Results: Both groups increased strength significantly (p < 0.001) in 1RMSq (6RM 13.6%, 12RM 13.5%) and 1RMBp (6RM 9.2%, 12RM 8.4%). There was no significant difference in the change between the two groups, no change in body weight and only a small increase in UKK Fitness Index.

Conclusion: Both 6RM and 12RM training protocols improve maximum strength in recreationally active healthy young adults, with no significant difference between the protocols.
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http://dx.doi.org/10.1002/pri.527DOI Listing
September 2012

Effects of low-level laser therapy and eccentric exercises in the treatment of recreational athletes with chronic achilles tendinopathy.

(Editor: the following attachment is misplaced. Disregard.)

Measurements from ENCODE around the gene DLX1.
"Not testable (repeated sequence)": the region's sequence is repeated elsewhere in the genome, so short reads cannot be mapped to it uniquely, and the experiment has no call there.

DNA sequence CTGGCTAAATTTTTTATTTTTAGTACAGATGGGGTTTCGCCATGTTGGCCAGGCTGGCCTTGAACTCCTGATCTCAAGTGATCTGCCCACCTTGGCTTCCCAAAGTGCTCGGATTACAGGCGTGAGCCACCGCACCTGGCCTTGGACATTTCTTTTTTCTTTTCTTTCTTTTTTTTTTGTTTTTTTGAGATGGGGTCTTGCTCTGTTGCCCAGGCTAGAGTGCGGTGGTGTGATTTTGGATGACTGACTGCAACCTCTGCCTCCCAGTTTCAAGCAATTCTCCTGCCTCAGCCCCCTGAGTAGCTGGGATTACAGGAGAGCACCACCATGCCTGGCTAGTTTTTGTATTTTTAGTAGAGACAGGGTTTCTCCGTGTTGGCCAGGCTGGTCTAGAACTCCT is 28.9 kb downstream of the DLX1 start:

Am J Sports Med 2008 May 13;36(5):881-7. Epub 2008 Feb 13.

Institute of Physical Therapy, Bergen University College, Mollendalsvn 6, 5009 Bergen, Norway.

Background: Eccentric exercises (EEs) are recommended for the treatment of Achilles tendinopathy, but the clinical effect from EE has a slow onset.

Hypothesis: The addition of low-level laser therapy (LLLT) to EE may cause more rapid clinical improvement.

Study Design: Randomized controlled trial; Level of evidence, 1.

Methods: A total of 52 recreational athletes with chronic Achilles tendinopathy symptoms were randomized to groups receiving either EE + LLLT or EE + placebo LLLT over 8 weeks in a blinded manner. Low-level laser therapy (lambda = 820 nm) was administered in 12 sessions by irradiating 6 points along the Achilles tendon with a power density of 60 mW/cm(2) and a total dose of 5.4 J per session.